A recent two-day trip in Precious, the camper van, took Chris, Tobi the dog and me to Touraine.

Touraine is one of the ancient provinces of France that existed until 1790, when it was subsumed into the départements of Indre, Indre-et-Loire, Loir-et-Cher and Vienne. The name Touraine is derived from Turones, the Gaulish people who once inhabited the area. Like some of the other ancient provinces, such as Berry into which our part of north-east Creuse fitted, although it’s physically gone its memory lives strongly on in gastronomy and assorted regional idiosyncrasies. Touraine even has a local currency known as la gabare.

Touraine is also famous for its faluns, and our first stop was in Ciran to visit one of these. A falun is an accumulation of fossil shells found in sandy sedimentary rock. This sediment was laid down by prehistoric shallow seas. Up until about 15 million years ago, what is now the Loire valley and surrounding lowlands was a marine gulf. The majority of the fossils are long-extinct bivalves, such as rhynchostreon suborbiculatum, a type of oyster, and pecten cockles, ancient relatives of today’s coquilles St Jacques. These fossils date back to the Cenamanian era of 110.5-93.3 mya.

In Ciran an anticline – the geological term for an arch-like fold with the oldest beds of rock at its core – has brought these ancient marine deposits to the surface and weathering has revealed them. However, local inhabitants seem to be doing their best to rebury them under garden waste. Talk about familiarity breeding contempt! This is a stunning geological feature that’s being used as a dump. Fortunately enough of it remains free from grass cuttings and flower pots for us to have had a good firkle through. The fossils shells were scattered over the ground as well as still lodged in their crumbly, sandy bedrock. We had a fascinating time gleaning a few treasures.

From Ciran we progressed to Le Louroux. This is a tiny town, or large village, with a large lake and an incredible priory, parts of which date back to the eleventh century. The majority of it is much more modern, having been built in the fifteenth century. We parked up (in a park4night spot) right behind the priory church of St Sulpice.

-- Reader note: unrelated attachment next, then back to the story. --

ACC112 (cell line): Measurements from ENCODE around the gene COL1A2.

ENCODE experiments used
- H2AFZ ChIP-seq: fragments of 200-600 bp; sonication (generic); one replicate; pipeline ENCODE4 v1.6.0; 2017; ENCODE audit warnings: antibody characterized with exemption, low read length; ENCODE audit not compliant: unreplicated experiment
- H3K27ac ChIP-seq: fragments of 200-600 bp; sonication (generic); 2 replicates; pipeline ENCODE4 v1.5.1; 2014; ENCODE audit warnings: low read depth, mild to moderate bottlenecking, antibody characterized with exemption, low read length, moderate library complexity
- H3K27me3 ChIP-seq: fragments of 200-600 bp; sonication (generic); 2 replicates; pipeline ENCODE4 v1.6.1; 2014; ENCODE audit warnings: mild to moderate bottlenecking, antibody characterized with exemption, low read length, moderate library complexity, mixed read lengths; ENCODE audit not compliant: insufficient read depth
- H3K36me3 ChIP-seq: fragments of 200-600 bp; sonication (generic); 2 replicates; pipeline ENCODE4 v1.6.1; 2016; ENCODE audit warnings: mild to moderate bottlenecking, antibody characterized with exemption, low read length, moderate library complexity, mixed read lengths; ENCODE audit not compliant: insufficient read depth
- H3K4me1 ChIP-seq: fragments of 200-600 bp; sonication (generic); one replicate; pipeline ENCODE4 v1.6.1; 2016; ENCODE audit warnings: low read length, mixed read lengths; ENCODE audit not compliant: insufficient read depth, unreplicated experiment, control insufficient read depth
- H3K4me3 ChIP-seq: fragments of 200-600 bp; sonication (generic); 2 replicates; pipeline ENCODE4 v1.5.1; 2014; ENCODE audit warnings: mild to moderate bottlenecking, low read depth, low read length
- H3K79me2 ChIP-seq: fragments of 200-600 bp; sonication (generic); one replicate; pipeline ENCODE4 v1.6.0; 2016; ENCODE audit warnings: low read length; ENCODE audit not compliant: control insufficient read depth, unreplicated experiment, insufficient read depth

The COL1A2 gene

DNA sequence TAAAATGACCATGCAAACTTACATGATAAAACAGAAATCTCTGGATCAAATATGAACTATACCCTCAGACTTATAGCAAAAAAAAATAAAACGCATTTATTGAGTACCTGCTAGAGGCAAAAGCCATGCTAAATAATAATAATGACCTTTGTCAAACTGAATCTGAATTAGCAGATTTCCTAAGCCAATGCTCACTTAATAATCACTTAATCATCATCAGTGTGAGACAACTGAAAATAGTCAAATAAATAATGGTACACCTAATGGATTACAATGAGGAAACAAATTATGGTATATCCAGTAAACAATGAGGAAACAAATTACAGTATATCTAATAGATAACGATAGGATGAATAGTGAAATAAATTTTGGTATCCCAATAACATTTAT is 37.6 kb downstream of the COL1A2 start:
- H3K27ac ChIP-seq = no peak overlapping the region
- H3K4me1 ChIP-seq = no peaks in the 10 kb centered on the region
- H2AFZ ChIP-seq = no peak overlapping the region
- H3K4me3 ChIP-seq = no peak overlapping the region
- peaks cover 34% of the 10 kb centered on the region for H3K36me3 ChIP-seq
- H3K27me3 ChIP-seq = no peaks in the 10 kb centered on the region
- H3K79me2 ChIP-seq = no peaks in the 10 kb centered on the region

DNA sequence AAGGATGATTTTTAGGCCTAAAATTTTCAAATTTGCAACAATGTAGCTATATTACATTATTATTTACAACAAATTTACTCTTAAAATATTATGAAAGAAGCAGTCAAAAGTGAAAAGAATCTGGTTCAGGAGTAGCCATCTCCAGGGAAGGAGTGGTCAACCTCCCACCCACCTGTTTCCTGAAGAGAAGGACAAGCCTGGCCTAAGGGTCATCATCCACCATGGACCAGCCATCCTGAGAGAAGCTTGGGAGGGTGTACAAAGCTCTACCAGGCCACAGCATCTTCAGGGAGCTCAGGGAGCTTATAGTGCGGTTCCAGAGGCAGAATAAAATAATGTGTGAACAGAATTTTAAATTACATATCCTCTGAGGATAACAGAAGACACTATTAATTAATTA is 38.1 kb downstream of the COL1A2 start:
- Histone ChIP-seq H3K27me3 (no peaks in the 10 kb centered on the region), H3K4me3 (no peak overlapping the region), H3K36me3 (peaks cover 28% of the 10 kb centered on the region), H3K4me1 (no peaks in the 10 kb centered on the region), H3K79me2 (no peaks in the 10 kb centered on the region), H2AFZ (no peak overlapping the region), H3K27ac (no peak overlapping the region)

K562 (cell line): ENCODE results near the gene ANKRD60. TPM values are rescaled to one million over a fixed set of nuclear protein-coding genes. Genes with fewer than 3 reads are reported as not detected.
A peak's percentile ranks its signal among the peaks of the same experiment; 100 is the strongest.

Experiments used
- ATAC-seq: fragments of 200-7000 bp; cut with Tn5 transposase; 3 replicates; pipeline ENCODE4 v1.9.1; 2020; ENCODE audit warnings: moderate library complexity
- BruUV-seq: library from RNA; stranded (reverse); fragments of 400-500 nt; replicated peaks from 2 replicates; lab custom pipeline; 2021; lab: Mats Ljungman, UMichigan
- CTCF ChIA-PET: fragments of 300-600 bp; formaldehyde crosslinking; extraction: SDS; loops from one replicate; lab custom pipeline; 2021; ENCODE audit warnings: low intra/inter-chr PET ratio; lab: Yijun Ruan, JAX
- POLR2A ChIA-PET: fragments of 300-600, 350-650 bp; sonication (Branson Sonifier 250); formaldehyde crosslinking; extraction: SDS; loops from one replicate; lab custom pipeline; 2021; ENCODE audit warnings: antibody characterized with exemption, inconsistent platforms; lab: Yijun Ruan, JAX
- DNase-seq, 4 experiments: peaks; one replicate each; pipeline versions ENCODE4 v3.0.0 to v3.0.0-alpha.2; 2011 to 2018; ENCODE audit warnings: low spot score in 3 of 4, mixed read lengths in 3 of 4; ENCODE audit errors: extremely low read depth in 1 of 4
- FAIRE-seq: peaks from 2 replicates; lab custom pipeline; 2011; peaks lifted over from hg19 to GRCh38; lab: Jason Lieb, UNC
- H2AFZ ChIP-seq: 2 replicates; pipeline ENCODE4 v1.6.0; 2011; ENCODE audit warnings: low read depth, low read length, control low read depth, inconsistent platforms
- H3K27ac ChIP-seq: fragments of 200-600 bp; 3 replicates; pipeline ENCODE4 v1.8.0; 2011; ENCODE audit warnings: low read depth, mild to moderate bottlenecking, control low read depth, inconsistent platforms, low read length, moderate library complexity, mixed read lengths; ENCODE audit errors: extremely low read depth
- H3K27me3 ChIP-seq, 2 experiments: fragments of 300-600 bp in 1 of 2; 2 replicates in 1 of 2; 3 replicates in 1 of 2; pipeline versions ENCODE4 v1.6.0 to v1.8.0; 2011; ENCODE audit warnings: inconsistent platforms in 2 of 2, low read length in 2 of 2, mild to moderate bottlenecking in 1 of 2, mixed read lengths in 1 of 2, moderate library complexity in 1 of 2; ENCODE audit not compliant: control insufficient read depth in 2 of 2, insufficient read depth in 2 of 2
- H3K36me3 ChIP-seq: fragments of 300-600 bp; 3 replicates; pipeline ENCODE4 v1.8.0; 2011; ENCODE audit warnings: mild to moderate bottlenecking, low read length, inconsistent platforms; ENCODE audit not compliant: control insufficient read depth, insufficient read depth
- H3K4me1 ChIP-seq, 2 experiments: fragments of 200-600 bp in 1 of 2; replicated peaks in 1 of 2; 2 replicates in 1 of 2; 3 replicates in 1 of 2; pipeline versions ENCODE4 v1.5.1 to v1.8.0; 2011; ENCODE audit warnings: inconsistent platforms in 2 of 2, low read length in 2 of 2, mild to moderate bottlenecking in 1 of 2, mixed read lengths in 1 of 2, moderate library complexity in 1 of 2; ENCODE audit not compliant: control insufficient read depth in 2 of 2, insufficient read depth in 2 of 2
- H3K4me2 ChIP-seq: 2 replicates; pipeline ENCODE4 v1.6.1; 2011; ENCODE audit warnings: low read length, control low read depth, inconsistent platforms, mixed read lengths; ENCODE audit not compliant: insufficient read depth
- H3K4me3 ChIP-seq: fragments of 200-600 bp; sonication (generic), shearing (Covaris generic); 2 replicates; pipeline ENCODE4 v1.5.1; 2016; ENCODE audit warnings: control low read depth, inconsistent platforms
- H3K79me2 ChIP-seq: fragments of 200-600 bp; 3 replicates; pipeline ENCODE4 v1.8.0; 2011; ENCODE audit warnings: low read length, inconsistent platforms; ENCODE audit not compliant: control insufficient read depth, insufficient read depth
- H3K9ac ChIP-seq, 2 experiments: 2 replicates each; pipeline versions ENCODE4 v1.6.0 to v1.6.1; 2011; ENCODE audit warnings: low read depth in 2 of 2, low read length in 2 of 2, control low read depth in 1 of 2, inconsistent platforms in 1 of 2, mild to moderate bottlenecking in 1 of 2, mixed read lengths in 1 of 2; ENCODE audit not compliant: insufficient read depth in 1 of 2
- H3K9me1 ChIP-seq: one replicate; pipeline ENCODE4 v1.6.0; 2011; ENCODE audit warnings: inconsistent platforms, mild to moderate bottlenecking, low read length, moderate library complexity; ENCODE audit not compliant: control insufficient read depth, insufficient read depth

We set off at once on an enjoyable geocaching trail around the lake. The dam wall of this was constructed by monks from the priory. The lake today is a nature reserve for waterfowl and we saw coots, moorhens, ducks, herons, egrets and swans.

After tea we had a potter around the magnificent priory.

For me its most striking component is the pigeonnier (pigeon loft) with room for 4000 inhabitants!

We also passed a house where artist Eugène Lacroix, French romantic artist, had lived for a while. His best-known painting is Liberty Leading the People, which commemorates the July 1830 Revolution which toppled King Charles X, and not, as I’d always thought until doing my research just now, the French Revolution of 1789.

Le Louroux’s name possibly comes from the priory. In medieval times it was known as Oradorio, from the Latin oratorium which signifies a place where people pray. However, another hypothesis is that Le Louroux is derived from le loup roux = the red wolf. There’s a legend about a particularly nasty wolf with diabolical red fur that terrorised the area for a while. The locals called on St Martin to help them. When he couldn’t kill the beast with his lance, he first set fire to the forest it lived in as a means of pest control and, when that failed, unleashed another ecological catastrophe by summoning a flood to submerge the whole area and, with it, the wolf. This latter ploy worked apparently, but there’s no record (conveniently) on how many other people and animals perished alongside the wolf!

Next day we geocached our way through some of the surrounding forest, fortunately long-recovered from St Martin’s heavy-handed wolf elimination programme. We came across this colossal oak tree.

There was one last interesting discovery to make on the way back to Precious. We spotted this croix hosannière (hosanna cross) in the cemetery. Such a cross is a monument to the dead, built somewhere between the 12th and 15th centuries, and a lot of them are found in Touraine. In other parts of France an illuminated lanterne des morts is the go-to cemetery adornment.

Thoroughly delighted with our short but fascinating outing to Touraine, we headed for home, already planning our next camper-van trip.